Greece is set to agree the sale of its natural gas grid operator DESFA to Azeri state energy company SOCAR, a senior official directly involved in the talks said yesterday (18 June). The deal appears to raise the chances that the Trans-Adriatic Pipeline (TAP) will win its bid for Azeri gas, against its competitor Nabucco.
SOCAR has improved its offer to buy a 66% stake in the company to €400 million, a price that Greece's privatisation agency HRADF finds satisfying, the official said.
"The privatisation agency is very pleased, it's basically a done deal," the official told Reuters on condition of anonymity. HRADF may formally approve the sale as soon as on Thursday at its next board meeting.
A 35%t stake on sale is owned by refiner Hellenic Petroleum and the remaining 31% by Greece. This means that the debt-laden country would get about €188 million of the sale's total proceeds.
SOCAR was the sole bidder to buy DESFA after Russian energy company Sintez and Greek-Czech group PPF-Terna dropped out of the bidding earlier this month.
Greek energy officials have already said they were keen to seal the deal, which is part of the country's privatisation plan under its bailout from the European Union and the International Monetary Fund.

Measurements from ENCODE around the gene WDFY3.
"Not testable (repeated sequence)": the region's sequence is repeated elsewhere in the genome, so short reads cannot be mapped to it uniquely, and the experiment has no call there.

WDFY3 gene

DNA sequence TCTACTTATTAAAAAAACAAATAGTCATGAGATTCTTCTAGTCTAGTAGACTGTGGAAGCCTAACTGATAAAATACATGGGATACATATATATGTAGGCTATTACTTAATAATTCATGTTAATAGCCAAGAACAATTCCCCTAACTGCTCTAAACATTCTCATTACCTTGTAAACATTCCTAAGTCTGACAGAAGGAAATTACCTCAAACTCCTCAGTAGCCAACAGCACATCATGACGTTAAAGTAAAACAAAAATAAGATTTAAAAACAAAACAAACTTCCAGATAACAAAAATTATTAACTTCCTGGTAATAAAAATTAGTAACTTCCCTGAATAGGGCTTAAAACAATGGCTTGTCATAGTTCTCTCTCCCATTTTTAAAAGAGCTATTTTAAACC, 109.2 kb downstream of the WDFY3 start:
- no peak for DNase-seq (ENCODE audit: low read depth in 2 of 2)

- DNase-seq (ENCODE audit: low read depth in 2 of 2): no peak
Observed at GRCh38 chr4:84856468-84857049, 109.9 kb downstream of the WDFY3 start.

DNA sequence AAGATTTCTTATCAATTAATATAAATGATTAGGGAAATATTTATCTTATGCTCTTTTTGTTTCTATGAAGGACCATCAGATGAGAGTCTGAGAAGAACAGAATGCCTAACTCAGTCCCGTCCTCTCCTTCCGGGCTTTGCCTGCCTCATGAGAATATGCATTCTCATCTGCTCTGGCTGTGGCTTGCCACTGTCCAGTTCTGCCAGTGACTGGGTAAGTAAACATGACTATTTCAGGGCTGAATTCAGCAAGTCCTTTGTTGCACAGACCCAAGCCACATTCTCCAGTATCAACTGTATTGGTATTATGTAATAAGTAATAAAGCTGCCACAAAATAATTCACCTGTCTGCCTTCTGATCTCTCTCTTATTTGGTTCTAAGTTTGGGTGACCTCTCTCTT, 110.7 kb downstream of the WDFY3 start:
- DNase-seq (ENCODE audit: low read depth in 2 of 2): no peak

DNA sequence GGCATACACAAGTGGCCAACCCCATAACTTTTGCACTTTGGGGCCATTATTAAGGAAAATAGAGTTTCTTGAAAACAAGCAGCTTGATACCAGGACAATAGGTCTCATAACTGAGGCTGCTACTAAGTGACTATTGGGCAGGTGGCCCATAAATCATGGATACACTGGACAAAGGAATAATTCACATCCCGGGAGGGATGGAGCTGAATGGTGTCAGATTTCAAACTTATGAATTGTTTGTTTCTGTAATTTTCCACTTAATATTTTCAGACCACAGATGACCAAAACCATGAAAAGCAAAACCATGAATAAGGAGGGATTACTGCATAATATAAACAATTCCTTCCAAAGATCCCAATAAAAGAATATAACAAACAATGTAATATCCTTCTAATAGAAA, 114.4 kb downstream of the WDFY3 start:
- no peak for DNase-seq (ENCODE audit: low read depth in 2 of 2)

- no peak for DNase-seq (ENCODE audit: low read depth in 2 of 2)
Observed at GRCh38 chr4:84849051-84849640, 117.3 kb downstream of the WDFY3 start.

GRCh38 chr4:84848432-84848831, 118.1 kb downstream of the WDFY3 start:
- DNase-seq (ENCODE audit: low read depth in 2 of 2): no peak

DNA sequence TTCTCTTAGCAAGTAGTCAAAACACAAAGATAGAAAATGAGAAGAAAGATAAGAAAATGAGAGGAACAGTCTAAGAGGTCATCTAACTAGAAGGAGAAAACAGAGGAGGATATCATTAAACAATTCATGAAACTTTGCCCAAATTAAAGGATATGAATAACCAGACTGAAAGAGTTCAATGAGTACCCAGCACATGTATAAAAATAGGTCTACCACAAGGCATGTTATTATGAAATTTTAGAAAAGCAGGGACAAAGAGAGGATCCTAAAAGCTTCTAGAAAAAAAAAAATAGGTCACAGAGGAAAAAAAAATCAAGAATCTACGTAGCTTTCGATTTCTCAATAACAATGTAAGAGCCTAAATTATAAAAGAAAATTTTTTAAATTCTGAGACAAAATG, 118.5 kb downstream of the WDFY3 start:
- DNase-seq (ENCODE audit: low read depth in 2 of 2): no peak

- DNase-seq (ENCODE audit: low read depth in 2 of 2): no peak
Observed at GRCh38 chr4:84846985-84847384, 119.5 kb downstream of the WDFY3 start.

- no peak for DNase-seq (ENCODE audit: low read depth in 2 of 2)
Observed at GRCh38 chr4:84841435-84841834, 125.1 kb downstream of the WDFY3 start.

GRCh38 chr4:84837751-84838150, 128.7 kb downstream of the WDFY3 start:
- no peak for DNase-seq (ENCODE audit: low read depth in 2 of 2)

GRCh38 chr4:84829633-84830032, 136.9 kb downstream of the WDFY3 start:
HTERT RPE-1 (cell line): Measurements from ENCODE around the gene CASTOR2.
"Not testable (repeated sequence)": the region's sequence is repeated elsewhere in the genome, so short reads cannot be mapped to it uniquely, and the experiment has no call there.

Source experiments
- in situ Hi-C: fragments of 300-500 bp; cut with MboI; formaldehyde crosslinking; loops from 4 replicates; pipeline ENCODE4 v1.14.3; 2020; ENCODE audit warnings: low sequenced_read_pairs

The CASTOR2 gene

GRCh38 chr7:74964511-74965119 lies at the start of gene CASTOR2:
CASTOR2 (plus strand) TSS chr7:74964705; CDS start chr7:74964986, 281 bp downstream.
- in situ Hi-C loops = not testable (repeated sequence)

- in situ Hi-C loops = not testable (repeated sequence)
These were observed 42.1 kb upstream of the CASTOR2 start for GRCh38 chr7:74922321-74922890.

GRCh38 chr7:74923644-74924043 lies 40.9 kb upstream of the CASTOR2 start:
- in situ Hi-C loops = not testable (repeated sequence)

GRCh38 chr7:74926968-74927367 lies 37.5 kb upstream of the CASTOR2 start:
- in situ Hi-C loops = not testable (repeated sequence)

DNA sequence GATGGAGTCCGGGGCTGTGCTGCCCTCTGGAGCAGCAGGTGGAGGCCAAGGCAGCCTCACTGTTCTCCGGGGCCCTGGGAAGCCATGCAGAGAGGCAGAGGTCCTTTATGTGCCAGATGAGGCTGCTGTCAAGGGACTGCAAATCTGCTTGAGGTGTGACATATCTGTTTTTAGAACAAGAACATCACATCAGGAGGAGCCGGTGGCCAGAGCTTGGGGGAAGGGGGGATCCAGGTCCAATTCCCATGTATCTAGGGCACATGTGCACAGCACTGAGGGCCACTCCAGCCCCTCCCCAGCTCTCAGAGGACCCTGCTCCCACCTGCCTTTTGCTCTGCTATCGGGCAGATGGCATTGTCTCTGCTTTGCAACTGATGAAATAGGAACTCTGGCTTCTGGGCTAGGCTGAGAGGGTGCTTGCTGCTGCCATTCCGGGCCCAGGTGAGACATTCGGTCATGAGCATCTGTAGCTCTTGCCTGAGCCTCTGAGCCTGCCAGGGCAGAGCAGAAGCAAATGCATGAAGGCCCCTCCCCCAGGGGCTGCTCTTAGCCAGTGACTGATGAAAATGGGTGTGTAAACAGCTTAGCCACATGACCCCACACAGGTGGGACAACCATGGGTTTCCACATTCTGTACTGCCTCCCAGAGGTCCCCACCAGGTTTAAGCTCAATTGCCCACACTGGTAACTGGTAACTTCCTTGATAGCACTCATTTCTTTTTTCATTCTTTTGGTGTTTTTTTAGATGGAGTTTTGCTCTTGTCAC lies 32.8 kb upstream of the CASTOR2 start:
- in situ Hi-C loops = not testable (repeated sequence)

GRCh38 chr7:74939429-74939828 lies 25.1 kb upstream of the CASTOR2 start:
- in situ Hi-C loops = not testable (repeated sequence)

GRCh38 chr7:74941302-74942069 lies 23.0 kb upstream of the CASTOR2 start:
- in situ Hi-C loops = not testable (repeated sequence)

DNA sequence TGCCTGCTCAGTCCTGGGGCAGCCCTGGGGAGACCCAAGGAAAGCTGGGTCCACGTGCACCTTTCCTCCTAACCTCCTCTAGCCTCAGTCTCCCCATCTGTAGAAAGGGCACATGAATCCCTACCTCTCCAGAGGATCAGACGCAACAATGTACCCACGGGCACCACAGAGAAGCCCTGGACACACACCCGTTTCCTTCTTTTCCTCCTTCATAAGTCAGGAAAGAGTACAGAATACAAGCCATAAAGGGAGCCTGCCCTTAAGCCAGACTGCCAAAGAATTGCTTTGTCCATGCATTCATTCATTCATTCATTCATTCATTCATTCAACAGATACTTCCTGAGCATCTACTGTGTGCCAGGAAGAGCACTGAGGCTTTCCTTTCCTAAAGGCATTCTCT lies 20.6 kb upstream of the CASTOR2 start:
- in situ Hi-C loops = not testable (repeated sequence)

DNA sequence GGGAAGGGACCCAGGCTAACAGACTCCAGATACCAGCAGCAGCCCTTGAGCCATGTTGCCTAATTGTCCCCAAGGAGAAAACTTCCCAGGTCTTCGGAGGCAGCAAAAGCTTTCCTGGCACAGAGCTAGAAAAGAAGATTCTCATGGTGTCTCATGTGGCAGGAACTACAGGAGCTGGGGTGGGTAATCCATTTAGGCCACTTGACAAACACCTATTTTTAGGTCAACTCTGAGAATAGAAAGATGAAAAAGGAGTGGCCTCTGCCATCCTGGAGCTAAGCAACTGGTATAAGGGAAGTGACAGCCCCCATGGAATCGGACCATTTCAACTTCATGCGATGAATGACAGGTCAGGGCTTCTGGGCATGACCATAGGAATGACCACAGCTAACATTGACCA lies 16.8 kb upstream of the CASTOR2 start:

Athens also expects the DESFA sale to raise the chances of the Trans-Adriatic Pipeline (TAP), one of the two rival natural gas pipeline projects vying to become a conduit for Azeri gas to Western Europe (see background).
SOCAR already said earlier this week it wanted to increase its market share in Greek gas distribution from its current level of 17% and to deliver gas to the country from the major Shah Deniz field off Azerbaijan in the Caspian Sea.
DESFA is a wholly owned subsidiary of state-run natural gas company DEPA, whose privatisation failed earlier this month in an embarrassing setback to Greece's bailout plan.
Greece failed to attract any buyers for its natural gas company DEPA by the 10 June deadline for binding bids, in a major setback to the country's ambitious privatisation programme. Gazprom, the frontrunner to buy DEPA, withdrew at the final stage of the sale before a deadline to submit binding bids expired.
Gazprom said it was worried about DEPA's financial position, but Greece said the Russian firm may have been discouraged by fears that the EU would impose stringent conditions.
The DEPA failure came as a surprise to most: Greece had tried hard to woo Gazprom.
Athens had offered assurances that DEPA's austerity-hit customers would settle part of their arrears, and that Gazprom would not have to deposit part of the purchase price as a guarantee pending European Union approval.